Portion sizes and brown bagging it

I have no idea how to eyeball my portion sizes.

When I first began cooking for myself, and only myself, I ended up throwing out a lot of food or even overeating from the idea of “waste not, want not.” I am one of those people who can eat well past the discomfort of a full stomach just because it’s on my plate. Before this last year, I had always had at least 2 other folks to prepare for if and when I cooked. Settling down to cooking for one person has been a challenge – both on the stovetop and when filling my plate!

What is a proper portion size? It definitely isn’t “as much as you can put on your plate.” I’ve been reading a lot of pages on what, exactly, is a healthy portion size. The best examples I’ve found are visual, like in this slideshow by the Food Network: 10 Ways to Measure Perfect Portion Sizes.

Now that I was aware of how much I was supposed to be eating to stay healthy, how was I going to implement it? Part of my problem has been that recipes out there aren’t made for single servings, and scaling it down isn’t generally feasible if I want to cook something that is tasty! So what do I do at the end of a meal with all that extra food?

Refrigerate and reheat, of course!

I love making a “colorful” bunch of vegetables as my sides to dinner – so now when I begin to fill my plate & realize that 4 half-servings of vegetables still makes twice as much as I need, I shrug, grab my gladware, and fill THAT first for lunch at work tomorrow. It’s much easier to divide the meal immediately after cooking rather than spending the time in the morning to find the bits and pieces of last night’s dinner to throw into my lunch box. Because I am a zombie when I wake, I much prefer this “grab and go” method.

The simple act of dividing my meals into two before I eat helps keep my portion sizes in the more “normal” range. It saves me from having to make a separate effort to arrange my lunch AND ensures that I don’t have “extras” in the kitchen I can go back to if I don’t feel “full” after dinner. I think this last is side effect of quitting smoking – not having my cigarette at the end of my meal is confusing to my body, I think; a meal isn’t “complete” without the nicotine!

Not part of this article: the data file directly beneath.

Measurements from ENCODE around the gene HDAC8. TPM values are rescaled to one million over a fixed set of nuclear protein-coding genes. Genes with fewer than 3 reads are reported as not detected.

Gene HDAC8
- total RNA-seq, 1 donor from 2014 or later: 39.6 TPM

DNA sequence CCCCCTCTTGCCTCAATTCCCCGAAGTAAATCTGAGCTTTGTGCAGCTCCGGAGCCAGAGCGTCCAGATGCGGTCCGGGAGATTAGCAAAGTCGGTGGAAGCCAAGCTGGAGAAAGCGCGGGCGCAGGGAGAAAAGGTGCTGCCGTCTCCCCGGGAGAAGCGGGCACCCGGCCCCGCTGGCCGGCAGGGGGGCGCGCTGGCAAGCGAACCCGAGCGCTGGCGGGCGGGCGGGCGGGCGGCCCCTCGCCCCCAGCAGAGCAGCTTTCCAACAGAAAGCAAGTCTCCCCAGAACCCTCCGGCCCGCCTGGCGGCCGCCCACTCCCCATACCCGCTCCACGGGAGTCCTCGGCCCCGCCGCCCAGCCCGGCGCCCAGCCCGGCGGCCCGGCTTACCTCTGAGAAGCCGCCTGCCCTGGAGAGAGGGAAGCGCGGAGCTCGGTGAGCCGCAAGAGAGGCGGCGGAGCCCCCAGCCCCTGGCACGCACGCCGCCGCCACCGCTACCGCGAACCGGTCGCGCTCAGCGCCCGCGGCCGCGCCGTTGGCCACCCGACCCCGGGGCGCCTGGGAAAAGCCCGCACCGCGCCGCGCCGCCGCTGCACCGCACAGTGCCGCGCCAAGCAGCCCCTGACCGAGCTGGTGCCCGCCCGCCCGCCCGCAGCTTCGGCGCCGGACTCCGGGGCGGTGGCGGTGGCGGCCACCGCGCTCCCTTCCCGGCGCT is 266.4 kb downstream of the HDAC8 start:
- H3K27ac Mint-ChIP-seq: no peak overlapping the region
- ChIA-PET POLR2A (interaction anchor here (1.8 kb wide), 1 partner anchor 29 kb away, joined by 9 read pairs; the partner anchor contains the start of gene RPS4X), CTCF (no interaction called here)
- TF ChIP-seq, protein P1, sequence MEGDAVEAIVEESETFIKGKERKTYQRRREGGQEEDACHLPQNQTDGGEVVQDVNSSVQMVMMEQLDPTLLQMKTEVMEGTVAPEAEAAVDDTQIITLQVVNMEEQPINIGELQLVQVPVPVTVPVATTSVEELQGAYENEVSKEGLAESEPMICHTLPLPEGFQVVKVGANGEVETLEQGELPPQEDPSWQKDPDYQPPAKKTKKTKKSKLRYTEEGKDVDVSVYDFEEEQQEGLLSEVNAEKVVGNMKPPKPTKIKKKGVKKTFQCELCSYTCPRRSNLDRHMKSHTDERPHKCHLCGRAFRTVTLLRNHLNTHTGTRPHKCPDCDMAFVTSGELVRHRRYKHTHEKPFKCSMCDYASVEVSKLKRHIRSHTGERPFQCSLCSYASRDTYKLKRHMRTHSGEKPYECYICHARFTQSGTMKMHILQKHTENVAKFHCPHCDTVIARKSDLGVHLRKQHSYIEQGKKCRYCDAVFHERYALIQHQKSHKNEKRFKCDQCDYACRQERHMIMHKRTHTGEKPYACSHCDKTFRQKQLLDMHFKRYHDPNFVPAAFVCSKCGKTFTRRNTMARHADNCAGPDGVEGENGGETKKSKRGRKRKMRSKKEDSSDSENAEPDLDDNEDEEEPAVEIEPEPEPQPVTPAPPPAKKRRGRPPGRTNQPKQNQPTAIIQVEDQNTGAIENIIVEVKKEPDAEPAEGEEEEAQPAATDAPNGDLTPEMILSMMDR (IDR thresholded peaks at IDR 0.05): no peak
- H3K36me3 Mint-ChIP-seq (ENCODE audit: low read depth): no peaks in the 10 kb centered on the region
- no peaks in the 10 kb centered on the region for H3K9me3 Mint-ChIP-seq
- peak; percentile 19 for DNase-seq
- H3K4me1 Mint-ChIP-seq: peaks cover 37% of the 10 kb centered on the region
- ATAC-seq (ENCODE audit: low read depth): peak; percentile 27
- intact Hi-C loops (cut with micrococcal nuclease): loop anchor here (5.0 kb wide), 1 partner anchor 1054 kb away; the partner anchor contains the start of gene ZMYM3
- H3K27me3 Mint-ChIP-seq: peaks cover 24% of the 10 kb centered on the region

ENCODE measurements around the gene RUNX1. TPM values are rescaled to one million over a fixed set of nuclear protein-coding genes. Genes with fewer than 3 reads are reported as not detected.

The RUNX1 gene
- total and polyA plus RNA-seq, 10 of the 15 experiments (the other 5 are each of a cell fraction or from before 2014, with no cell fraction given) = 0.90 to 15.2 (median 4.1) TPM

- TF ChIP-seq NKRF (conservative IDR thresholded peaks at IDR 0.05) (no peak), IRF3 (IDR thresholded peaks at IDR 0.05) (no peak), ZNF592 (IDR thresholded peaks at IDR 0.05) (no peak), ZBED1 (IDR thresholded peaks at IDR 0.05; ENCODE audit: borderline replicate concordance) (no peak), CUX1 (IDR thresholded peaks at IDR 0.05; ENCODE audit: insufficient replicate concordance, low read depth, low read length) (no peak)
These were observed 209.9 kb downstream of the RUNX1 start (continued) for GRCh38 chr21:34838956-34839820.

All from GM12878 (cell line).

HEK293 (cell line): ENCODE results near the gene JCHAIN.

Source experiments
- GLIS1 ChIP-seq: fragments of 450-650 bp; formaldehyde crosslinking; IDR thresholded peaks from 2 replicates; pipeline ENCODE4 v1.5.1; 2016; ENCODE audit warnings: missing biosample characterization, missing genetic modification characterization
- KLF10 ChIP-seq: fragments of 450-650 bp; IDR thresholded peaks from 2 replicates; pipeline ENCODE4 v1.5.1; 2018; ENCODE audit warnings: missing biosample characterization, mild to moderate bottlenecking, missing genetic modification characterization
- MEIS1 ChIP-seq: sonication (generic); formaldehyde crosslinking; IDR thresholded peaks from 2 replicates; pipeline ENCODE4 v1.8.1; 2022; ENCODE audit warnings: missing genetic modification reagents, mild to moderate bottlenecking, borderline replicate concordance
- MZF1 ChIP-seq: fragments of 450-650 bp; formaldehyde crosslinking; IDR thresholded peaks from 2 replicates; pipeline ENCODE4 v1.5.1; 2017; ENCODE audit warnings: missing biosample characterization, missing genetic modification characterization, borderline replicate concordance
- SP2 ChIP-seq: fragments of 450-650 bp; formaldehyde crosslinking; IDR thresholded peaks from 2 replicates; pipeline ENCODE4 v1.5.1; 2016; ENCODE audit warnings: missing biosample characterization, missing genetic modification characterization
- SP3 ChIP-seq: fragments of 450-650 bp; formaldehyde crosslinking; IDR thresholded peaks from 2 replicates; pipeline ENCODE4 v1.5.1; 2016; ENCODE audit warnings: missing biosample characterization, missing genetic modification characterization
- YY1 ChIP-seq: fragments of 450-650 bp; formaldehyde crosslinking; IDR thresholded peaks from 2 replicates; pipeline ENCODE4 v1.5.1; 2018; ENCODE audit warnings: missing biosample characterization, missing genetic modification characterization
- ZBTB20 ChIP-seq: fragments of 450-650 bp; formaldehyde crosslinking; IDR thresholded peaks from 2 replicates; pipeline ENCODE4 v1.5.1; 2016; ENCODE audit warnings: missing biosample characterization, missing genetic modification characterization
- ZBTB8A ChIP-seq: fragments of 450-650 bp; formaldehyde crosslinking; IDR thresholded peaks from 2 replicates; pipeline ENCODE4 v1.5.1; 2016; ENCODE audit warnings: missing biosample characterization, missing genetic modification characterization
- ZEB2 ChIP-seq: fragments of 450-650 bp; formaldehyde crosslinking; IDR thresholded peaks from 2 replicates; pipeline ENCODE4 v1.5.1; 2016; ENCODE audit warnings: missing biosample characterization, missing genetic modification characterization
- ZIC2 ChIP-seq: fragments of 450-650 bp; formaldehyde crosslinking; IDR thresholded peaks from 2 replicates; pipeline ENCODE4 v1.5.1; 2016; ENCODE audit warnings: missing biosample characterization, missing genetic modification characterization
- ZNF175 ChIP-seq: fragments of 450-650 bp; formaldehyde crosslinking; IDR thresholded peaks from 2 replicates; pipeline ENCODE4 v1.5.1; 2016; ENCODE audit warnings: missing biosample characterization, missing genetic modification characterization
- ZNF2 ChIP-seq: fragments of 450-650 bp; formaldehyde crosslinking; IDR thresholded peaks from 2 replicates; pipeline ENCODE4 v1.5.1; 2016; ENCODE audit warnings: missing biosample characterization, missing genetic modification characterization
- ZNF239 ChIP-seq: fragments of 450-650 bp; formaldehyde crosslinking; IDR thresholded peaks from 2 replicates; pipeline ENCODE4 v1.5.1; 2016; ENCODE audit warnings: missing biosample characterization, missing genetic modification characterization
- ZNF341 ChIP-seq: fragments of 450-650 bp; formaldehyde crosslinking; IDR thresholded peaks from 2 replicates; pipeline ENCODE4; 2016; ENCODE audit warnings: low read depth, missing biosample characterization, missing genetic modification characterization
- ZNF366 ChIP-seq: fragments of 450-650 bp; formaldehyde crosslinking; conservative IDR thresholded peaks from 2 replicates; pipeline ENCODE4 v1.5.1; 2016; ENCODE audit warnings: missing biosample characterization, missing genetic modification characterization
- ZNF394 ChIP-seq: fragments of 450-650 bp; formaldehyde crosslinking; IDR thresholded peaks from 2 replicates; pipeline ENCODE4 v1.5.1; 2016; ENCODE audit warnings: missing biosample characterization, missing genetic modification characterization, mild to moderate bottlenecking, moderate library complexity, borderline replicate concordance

colorful vegetables for dinner!

say whhaattt look at all the delicious vegetables I managed to bring together with a sprinkling of hormone-free organic mozzarella cheese

Another way that brown bagging my lunch is helpful in keeping my stomach sized to a normal meal is that I’m avoiding fast food. Before I began eating out as a young adult (going to restaurants was a special occasion in my family, unlike many families in Dallas!), I naturally kept a smaller portion size. I ate more slowly and less – it wasn’t uncommon for me to have more than half of my restaurant meal left over at the end.

What changed in my eating habits? Peer pressure. It made me uncomfortable to be seen as a dainty eater, someone who eats like a bird. Many acquaintances implied that I had an eating disorder because I didn’t wolf down my meals or carry much meat on my bones (“Did you eat lunch?” asked one well-meaning woman every day. “What did you eat?” as if she were going to catch me lying). As my socializing became less McDonald’s & more Sambuca, I started consciously eating more quickly, which helped me eat larger portions & keep pace with my friends so as not to be the last one lingering over dinner.

Thanks to socializing with beer and oversized restaurant portions, I’ve gained about 15lbs in 5 years, the final 5lbs being in the latest 9 months. I am always constantly hungry because I have gone so long with making bad food choices, both in quality & quantity. I have to snack all day long in order to feel full & ward off a “crash”, and I want to get out of that habit while I’m a healthy 25-year-old woman who can make long term, well-rounded, healthful diet choices. I want weight I put on to be related to muscle mass, not beer belly.

With the excuse that I’ve brought my lunch to work, I’m less likely to accept an invitation to eat out at one of the many fast food places near work. And because I don’t overindulge on cheap food, I’m more likely to enjoy the time I spend at quality eateries – even if it’s just Rusty Taco with friends.

I’m much happier now that I’ve learned to prepare my meals in sensible proportions – and since I figured out that leftovers can be put into the lunch box before they’ve cooled from the stovetop, giving me no excuse to forget my lunch before work in the morning. I feel like this is a really good habit that not only saves me money but makes my life easier.

Do you have any tricks to keep from overindulging at dinner? I don’t mean the sort that denies you what you honestly want or need to eat – I mean the sort that helps your mind and body realize that you have eaten a decent amount of food and it’s time to stop the meal.